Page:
'O fish from the pond, Are ye true to your bond ? '
And when the fish had returned the same answer that the others had made before them, without more ado the negro overturned the pan upon the fire and departed as he had come.
When the Sultan's eyes had seen that marvel he said to his vizier, 'Here is mystery set before us! Surely these fish that talk have a past and a history. Never shall I rest satisfied until I have learned it.' So causing the fisherman to be brought before him, he inquired whence the fish came. The fisherman answered, 'From a lake between four hills upon the mountain overlooking the city.' The Sultan inquired how many days' journey it might be, and the fisherman replied that it was but a matter of a few hours going and returning. Then to the Sultan and his court it seemed that the old man was mocking them, for none had heard tell of any lake lying among the hills so near to that city; and the fisherman, seeing his word doubted, began to fear that the Genie was playing him a trick; for if the lake were now suddenly to vanish away, he might find his fortunes more undone at the end than at the beginning.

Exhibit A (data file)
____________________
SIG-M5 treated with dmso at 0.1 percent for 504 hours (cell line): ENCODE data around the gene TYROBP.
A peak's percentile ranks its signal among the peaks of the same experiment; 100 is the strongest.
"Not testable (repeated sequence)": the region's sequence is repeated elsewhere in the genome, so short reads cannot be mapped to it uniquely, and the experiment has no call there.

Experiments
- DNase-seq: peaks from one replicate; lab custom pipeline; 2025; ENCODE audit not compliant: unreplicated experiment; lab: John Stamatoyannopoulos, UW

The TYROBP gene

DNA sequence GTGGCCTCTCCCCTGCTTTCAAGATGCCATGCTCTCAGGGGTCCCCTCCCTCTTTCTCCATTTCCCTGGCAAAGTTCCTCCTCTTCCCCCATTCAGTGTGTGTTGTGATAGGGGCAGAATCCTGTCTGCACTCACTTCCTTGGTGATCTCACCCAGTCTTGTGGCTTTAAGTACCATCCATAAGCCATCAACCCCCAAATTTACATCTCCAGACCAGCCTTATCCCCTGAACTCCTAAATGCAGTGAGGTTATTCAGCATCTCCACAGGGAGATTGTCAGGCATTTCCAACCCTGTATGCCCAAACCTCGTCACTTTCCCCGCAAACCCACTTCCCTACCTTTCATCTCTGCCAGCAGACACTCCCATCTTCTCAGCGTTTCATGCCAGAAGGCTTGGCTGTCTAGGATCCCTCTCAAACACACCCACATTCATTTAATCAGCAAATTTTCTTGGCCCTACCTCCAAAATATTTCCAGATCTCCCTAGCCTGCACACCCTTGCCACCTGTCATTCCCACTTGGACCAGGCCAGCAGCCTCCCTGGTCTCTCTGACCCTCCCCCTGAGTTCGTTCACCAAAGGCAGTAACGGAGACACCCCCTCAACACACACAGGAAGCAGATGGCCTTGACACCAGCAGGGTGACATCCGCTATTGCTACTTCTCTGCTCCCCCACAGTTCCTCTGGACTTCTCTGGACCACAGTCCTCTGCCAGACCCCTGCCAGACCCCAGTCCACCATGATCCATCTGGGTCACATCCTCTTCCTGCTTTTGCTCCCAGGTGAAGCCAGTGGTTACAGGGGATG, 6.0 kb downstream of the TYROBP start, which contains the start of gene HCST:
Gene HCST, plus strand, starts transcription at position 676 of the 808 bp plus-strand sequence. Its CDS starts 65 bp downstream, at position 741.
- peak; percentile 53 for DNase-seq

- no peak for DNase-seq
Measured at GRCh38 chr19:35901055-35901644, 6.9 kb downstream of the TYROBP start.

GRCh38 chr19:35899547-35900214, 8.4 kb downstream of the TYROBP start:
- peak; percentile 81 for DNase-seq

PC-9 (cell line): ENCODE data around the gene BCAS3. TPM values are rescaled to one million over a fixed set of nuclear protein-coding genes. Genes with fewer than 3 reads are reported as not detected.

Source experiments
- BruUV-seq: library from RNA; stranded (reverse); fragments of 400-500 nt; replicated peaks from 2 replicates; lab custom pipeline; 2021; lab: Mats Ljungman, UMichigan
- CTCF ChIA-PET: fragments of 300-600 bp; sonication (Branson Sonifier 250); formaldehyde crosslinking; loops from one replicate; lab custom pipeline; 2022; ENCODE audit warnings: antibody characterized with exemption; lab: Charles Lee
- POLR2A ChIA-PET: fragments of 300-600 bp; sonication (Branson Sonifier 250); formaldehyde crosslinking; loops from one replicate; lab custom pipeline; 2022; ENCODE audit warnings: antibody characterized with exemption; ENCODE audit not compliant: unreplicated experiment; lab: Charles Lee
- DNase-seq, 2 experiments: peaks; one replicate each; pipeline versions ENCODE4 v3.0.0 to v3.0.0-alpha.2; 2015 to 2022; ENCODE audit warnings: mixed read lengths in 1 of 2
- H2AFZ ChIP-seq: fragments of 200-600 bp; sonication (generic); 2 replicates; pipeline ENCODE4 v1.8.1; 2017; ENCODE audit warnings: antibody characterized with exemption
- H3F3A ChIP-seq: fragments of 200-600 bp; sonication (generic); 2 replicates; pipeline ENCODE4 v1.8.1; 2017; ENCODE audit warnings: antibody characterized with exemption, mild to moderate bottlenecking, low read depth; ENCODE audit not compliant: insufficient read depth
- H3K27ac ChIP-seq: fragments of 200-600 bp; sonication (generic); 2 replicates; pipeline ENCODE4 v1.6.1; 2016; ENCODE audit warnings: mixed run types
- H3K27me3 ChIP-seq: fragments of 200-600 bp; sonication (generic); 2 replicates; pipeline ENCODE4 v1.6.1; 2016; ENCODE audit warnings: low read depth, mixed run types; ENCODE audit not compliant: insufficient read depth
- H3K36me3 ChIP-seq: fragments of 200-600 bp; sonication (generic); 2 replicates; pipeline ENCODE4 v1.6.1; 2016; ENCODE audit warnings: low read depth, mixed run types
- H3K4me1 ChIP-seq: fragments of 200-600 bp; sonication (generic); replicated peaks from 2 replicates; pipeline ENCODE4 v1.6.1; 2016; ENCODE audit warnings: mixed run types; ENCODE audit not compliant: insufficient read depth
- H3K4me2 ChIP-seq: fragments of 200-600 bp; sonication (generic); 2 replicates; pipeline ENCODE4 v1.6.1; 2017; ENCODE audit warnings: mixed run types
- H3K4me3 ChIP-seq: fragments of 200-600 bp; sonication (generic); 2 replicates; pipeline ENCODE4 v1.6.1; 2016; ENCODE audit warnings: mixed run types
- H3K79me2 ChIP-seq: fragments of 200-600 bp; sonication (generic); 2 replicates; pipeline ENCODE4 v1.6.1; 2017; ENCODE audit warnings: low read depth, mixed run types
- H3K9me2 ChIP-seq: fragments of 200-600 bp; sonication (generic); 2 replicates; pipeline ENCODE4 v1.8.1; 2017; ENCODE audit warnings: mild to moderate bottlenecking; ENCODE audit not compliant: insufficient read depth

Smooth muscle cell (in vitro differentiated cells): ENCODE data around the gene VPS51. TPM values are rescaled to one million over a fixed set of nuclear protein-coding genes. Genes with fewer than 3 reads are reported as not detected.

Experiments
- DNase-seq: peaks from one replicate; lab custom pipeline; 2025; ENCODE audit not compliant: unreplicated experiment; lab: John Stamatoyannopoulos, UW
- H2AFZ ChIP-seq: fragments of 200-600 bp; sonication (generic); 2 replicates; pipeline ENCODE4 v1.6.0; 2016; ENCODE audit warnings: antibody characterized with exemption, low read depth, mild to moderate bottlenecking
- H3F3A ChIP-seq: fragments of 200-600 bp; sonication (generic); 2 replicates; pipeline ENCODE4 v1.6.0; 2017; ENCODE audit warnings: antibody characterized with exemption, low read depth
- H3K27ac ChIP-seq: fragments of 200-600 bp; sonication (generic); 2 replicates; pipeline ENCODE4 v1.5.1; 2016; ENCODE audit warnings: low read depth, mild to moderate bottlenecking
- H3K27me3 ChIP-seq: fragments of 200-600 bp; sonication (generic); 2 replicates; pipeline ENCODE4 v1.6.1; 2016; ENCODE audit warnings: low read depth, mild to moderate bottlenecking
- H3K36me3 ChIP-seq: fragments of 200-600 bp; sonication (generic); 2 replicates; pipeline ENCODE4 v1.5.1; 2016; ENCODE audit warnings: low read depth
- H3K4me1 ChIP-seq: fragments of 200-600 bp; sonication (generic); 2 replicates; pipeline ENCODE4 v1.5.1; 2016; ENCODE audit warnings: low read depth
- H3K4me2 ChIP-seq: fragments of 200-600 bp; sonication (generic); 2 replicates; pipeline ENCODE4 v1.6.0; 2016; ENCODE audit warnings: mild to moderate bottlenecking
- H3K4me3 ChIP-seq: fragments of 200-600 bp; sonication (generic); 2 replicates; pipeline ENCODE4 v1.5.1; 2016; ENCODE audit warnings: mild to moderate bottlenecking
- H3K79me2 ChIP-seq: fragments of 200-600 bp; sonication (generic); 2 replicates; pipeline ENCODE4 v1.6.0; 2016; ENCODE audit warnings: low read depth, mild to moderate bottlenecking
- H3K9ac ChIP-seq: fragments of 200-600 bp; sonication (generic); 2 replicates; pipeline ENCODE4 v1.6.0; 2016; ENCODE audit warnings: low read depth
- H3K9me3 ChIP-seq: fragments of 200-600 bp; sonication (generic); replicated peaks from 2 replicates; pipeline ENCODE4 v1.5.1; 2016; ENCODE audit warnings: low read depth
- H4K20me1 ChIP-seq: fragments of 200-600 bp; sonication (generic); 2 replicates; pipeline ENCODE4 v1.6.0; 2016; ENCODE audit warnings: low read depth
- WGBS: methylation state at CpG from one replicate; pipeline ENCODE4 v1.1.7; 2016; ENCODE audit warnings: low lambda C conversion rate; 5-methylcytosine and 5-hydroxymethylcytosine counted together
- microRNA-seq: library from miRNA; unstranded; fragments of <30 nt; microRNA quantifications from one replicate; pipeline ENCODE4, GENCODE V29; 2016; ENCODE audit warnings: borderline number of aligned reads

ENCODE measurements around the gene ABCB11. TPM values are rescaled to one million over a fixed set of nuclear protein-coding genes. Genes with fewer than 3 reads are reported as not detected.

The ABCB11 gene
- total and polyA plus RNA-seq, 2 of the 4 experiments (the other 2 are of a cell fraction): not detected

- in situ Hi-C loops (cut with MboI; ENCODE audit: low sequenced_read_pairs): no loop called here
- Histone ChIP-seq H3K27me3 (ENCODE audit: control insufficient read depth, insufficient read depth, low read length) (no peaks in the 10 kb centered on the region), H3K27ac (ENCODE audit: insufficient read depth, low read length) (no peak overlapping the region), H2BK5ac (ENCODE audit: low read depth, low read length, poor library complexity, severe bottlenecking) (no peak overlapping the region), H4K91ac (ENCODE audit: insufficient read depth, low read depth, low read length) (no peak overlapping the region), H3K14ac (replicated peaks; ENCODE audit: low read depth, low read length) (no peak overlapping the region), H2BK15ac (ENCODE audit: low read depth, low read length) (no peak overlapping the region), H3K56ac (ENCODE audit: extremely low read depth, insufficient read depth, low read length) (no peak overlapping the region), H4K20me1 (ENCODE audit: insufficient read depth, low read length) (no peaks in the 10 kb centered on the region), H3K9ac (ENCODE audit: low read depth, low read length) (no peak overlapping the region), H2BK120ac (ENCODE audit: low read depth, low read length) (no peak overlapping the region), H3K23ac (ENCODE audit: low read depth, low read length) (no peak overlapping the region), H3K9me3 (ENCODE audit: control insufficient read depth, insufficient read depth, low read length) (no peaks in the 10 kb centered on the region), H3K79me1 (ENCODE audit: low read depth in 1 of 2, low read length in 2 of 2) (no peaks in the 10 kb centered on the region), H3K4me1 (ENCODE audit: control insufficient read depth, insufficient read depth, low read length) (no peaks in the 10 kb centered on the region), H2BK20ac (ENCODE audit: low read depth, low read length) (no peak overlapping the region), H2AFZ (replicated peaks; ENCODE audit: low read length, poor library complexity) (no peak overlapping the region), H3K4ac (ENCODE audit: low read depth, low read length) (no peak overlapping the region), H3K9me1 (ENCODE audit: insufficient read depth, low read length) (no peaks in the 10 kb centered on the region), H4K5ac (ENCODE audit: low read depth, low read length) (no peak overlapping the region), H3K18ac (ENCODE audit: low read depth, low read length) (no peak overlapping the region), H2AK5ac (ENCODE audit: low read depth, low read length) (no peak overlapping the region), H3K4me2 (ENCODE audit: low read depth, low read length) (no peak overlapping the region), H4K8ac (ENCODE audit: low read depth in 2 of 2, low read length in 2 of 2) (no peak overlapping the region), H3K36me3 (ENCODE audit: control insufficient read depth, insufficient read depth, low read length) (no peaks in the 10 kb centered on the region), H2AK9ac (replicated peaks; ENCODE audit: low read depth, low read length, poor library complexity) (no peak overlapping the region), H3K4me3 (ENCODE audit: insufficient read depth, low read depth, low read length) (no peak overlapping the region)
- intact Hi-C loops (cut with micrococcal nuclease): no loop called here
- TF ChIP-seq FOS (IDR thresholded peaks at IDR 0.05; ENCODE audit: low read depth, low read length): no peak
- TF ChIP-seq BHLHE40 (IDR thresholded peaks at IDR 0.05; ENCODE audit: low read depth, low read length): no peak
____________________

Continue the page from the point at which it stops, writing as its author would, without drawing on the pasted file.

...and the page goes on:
Yet the Sultan, though his vizier and all his court sought to dissuade him, was firmly resolved on putting the matter to the proof; so he gave orders that an escort and camping tents should be immediately got ready, and, with the fisherman to guide, set forth to find the place that was told of.
And, sure enough, when they had ascended the mountain which all knew, they came upon a desert tract on which no man had previously set eyes; and there in its midst lay the lake filled with four kinds of fish, and beyond it stretched a vast and unknown country.
At this sight, so mysterious and unaccountable, of a strange region lying unbeknownst at the gates of his own capital, the monarch was seized with an overwhelming desire to press forward in solitary adventure to the discovery of its secret. To the cautious counsels of his vizier he turned a deaf ear; but since it would not be safe for his subjects to know of his departure on an errand so perilous, it was given out that he had been stricken by sudden sickness. The door of the royal tent was closed, and at the dead of night the Sultan, admitting none but the vizier into his confidence, set out secretly on his adventure.